The Theatreguide.London Review
Almeida Theatre Winter 2009-2010
It's easy to see why Alfred Hitchcock was attracted to Patrick Hamilton's 1929 melodrama, which he filmed in 1948 - it exemplifies Hitchcock's theory that true suspense comes when the audience knows there's a bomb under the table but not when it's going to explode.
In this case the McGuffin is a dead body, murdered by two students just before the play began, merely for the thrill of doing it.
The body is in a chest in the centre of the room where they've compounded the frisson by throwing a party whose guests include the victim's father.
But also at the party is an effete and cynical poet who is just clever enough to guess at the secret and just amoral enough that we can't be sure what he'll do with his suspicion.
Now, if I've made that sound exciting, I should apologise because, a few satisfyingly tense moments aside, both Hamilton's play and Roger Michell's production are far too languid to build up or sustain much suspense.
The opening scene is actually clumsy enough to have one of the murderers remind the other, in great detail and with several 'As you know's and 'You will recall's, of what they did moments ago, in order to get the information out to us.
Through the play the most contrived of excuses are found to get people on and offstage or near or away from the deadly chest.
The script keeps getting side-tracked, either into the weak comedy of the other party guests, who include a stereotyped upper-class twit and his airheaded female counterpart, or into the turgid philosophy of the poet, a Great War veteran wallowing in the meaninglessness of it all.
Only at a few isolated points, as when the fools seem about to innocently stumble on the secret, or when the poet and the more self-possessed of the killers play a cat-and-mouse 'Do you know that I know that you know?' game, do we really get drawn into the suspense.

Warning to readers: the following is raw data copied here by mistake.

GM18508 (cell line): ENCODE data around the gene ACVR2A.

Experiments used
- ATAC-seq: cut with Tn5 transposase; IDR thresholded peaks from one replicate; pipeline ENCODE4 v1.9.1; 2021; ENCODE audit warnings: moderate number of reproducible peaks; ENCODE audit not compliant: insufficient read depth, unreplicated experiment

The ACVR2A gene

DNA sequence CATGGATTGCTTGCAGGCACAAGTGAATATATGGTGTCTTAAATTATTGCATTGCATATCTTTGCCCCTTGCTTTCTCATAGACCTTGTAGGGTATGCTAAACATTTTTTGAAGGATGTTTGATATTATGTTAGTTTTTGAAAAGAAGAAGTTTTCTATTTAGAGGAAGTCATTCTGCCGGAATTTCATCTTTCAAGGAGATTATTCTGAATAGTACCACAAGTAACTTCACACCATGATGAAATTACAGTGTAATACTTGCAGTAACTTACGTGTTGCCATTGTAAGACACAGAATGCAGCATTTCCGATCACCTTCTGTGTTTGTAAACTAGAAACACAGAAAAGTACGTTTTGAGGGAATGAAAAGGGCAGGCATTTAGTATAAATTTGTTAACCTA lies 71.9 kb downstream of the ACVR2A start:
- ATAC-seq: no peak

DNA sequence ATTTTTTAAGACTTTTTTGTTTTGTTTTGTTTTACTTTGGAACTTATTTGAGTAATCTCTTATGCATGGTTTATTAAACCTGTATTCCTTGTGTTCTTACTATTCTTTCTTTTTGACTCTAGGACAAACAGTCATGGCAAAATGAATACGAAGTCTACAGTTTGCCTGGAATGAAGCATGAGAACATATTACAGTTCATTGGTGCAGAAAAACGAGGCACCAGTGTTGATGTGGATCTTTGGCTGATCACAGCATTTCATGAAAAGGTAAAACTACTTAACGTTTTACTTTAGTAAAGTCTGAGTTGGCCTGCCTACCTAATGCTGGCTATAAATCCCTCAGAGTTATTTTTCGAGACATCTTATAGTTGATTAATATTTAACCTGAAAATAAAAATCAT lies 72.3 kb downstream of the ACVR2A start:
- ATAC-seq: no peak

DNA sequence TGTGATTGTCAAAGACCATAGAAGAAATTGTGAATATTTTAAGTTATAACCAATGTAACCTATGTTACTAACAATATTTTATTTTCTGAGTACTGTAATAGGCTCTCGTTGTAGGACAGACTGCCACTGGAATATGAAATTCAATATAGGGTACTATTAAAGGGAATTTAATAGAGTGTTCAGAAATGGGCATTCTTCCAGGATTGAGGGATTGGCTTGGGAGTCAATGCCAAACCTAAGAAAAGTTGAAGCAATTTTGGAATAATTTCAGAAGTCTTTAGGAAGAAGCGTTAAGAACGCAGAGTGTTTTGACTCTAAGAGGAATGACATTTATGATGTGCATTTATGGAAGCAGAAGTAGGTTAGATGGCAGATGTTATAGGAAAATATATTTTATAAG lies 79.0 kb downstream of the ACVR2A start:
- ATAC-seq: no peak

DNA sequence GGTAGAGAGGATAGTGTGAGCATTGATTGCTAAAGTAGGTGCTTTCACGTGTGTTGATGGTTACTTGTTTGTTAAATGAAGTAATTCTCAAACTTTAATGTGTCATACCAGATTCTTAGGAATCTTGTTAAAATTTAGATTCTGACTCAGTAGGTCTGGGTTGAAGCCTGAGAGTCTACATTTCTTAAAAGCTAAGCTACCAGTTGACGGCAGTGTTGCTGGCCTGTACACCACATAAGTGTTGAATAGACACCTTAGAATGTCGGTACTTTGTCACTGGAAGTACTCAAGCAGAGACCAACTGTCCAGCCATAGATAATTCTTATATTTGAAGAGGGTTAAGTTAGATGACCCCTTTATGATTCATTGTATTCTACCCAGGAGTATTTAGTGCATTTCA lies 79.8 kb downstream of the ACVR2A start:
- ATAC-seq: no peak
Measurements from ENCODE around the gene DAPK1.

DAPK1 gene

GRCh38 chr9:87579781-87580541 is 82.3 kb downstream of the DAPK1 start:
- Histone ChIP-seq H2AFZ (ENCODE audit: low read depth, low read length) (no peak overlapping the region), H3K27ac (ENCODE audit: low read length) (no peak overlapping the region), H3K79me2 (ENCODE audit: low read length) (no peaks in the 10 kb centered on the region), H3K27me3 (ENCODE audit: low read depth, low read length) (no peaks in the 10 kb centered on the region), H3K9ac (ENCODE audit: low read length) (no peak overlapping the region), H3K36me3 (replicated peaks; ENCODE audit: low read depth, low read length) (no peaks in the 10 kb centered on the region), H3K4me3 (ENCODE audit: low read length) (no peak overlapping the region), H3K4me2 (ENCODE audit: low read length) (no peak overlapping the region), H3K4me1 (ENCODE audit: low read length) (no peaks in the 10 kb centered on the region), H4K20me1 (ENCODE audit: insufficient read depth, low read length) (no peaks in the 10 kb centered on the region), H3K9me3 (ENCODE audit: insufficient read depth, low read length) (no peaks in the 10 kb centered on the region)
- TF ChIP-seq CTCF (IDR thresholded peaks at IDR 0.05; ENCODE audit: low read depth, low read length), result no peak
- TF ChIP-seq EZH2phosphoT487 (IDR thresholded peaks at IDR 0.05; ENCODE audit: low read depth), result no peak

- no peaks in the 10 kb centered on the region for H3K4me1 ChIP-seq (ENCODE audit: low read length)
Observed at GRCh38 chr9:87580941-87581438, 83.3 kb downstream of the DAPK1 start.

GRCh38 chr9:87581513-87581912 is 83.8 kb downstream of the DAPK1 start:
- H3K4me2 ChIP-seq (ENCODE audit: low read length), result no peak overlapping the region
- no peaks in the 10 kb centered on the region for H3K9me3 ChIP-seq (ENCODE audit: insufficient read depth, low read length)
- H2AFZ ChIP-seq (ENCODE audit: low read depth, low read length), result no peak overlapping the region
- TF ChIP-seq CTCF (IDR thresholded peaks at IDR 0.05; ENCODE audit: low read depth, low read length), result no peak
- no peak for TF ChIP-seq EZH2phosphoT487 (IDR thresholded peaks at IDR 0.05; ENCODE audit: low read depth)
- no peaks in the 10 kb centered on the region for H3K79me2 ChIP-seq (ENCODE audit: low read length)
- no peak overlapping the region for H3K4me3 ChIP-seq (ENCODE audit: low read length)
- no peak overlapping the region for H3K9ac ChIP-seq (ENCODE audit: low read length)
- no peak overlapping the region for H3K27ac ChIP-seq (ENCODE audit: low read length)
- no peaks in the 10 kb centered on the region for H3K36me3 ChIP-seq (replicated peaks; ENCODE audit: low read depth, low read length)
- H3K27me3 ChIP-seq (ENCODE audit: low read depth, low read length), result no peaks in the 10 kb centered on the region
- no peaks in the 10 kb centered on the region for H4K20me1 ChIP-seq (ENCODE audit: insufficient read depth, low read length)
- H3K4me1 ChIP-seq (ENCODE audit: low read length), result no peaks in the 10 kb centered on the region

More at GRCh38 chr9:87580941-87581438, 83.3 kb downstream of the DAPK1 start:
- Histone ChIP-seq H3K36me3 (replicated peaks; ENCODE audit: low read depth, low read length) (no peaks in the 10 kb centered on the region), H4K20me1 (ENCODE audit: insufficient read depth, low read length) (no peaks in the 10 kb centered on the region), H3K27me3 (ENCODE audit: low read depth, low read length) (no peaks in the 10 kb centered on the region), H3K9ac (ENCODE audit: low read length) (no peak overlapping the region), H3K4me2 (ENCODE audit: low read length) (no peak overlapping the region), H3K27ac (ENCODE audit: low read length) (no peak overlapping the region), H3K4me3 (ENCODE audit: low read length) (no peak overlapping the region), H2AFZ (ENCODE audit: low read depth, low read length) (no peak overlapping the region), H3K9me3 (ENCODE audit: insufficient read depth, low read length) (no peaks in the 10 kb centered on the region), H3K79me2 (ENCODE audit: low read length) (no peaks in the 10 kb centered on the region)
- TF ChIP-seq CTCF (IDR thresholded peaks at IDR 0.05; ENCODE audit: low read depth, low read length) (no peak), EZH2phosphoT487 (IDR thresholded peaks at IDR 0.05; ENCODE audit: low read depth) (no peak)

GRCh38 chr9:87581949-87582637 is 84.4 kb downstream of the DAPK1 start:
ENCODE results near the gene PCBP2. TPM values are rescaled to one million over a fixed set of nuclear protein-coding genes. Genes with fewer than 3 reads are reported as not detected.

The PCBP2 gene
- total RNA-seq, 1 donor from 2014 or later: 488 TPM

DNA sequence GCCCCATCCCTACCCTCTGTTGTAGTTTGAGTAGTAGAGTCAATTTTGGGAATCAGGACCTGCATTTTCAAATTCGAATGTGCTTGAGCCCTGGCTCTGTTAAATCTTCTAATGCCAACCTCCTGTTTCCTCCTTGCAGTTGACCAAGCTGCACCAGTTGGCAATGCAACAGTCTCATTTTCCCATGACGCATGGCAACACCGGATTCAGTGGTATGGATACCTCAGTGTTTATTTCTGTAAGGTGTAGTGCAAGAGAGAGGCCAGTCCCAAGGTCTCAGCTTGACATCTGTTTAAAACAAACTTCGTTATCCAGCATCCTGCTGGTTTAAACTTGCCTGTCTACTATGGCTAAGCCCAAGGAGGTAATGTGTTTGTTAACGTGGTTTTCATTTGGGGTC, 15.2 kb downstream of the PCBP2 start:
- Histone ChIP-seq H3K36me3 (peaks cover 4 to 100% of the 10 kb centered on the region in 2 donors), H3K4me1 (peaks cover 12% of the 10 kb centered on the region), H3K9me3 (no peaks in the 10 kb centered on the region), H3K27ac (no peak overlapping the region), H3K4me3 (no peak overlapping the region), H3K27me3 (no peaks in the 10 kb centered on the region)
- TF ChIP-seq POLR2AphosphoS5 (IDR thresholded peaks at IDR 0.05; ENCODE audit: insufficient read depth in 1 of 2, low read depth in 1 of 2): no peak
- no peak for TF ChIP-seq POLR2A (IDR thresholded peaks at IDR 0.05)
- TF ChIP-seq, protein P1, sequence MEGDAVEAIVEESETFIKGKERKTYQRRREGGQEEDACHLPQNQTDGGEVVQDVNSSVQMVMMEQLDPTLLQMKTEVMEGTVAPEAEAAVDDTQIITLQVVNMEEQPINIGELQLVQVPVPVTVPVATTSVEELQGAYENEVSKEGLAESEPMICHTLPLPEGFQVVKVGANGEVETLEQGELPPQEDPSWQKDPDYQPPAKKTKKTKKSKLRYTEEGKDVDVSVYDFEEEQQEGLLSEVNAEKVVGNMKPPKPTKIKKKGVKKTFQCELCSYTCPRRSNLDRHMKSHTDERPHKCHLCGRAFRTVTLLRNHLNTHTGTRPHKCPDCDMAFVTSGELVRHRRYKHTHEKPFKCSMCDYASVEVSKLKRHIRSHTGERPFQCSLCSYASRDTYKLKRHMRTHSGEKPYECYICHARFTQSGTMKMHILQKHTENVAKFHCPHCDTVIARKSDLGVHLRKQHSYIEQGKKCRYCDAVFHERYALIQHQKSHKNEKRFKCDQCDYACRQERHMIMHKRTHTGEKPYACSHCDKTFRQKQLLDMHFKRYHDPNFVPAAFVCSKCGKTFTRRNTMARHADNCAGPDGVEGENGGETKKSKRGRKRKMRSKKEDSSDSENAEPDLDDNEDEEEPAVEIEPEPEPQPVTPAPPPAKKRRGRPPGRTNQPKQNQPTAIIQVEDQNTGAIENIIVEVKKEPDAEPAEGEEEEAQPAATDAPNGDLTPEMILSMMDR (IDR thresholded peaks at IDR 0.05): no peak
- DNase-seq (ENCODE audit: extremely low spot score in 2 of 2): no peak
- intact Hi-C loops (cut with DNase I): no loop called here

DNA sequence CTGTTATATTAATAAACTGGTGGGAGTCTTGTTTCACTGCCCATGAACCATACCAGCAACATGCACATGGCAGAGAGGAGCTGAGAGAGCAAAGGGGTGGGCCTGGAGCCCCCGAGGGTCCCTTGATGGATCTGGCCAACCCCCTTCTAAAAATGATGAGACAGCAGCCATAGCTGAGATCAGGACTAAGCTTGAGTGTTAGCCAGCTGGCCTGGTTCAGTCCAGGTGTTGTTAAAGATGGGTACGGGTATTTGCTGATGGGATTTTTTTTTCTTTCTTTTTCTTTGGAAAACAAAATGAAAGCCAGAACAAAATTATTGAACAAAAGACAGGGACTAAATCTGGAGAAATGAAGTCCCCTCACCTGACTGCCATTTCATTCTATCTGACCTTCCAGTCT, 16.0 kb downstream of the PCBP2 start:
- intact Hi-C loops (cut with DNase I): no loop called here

And the most sustained nail-biting doesn't come until the very end, when the poet establishes that he does know, and we have to wonder what, if anything, he's going to do about it.
(To compound matters, Michell has staged the play in the round. This does effectively add a voyeuristic aspect to the experience, but the mode is a difficult one the director hasn't fully mastered, and those sitting in the usual audience area will see more faces at key moments than those at the back and sides of the stage.)
Blake Ritson as the calmer of the killers and Alex Waldmann as the more panic-prone have difficulty fleshing out their characters beyond those simple labels, while Bertie Carvel has to fight through a silly accent and comic effeteness to make us take the poet seriously.
Though the play tries to dismiss the father as comic, Michael Elwyn manages in a couple of short scenes to make him the only sympathetic character onstage.
Rope is the kind of play that was a staple of the long-gone and little-lamented weekly reps of the 1940s and 1950s. The Almeida production is considerably more polished than those would have been, but Rope remains a visit to an earlier, more easily satisfied time.
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